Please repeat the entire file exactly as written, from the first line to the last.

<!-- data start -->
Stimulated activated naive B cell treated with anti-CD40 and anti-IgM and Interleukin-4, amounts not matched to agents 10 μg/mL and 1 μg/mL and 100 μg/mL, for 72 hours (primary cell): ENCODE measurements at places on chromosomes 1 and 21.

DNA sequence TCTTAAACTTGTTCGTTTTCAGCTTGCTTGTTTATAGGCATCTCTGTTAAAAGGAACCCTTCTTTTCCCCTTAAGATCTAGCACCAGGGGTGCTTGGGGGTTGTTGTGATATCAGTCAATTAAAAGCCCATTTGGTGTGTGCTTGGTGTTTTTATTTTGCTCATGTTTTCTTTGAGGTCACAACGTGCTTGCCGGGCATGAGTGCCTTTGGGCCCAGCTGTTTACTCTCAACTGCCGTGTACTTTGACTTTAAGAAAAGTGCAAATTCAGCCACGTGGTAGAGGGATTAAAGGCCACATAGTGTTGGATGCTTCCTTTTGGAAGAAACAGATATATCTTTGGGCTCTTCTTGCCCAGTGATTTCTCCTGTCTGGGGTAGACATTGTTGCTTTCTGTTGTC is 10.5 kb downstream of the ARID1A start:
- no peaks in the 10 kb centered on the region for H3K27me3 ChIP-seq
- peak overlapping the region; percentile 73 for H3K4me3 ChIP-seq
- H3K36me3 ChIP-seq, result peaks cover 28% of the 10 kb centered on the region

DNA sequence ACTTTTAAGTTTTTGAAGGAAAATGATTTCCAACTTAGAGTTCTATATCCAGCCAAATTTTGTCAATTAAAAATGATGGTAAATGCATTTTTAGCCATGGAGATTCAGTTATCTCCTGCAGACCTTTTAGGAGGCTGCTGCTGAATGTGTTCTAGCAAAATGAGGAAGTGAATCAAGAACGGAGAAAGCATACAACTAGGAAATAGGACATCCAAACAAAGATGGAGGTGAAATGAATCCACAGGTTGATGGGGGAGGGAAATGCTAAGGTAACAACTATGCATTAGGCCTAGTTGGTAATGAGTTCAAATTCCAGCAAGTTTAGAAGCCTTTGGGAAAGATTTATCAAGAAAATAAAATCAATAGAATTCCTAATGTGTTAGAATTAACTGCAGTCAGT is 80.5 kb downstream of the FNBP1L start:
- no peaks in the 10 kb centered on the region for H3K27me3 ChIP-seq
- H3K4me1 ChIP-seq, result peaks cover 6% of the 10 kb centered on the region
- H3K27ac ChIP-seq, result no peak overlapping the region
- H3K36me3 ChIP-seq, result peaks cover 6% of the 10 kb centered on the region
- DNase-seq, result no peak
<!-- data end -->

Stimulated activated naive B cell treated with anti-CD40 and anti-IgM and Interleukin-4, amounts not matched to agents 10 μg/mL and 1 μg/mL and 100 μg/mL, for 72 hours (primary cell): ENCODE measurements at places on chromosomes 1 and 21.

DNA sequence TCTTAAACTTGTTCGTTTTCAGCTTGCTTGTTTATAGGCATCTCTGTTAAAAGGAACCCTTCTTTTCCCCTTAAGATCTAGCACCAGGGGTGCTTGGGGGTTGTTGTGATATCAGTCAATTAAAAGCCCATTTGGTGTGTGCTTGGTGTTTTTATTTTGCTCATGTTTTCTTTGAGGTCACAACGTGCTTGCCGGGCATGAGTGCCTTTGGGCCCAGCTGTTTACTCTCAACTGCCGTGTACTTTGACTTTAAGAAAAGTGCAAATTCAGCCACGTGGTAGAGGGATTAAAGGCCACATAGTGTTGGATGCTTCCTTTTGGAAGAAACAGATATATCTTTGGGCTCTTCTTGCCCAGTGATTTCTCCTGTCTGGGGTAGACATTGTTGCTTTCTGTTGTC is 10.5 kb downstream of the ARID1A start:
- no peaks in the 10 kb centered on the region for H3K27me3 ChIP-seq
- peak overlapping the region; percentile 73 for H3K4me3 ChIP-seq
- H3K36me3 ChIP-seq, result peaks cover 28% of the 10 kb centered on the region

DNA sequence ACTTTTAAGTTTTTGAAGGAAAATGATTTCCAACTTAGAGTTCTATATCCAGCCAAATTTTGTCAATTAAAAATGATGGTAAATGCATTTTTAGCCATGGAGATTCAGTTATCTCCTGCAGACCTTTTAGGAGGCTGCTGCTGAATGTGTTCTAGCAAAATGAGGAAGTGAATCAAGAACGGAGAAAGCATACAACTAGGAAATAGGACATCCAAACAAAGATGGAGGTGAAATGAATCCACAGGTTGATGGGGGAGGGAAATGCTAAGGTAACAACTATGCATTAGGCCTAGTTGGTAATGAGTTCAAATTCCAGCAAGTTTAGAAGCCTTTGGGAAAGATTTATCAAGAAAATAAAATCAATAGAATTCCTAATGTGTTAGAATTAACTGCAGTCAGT is 80.5 kb downstream of the FNBP1L start:
- no peaks in the 10 kb centered on the region for H3K27me3 ChIP-seq
- H3K4me1 ChIP-seq, result peaks cover 6% of the 10 kb centered on the region
- H3K27ac ChIP-seq, result no peak overlapping the region
- H3K36me3 ChIP-seq, result peaks cover 6% of the 10 kb centered on the region
- DNase-seq, result no peak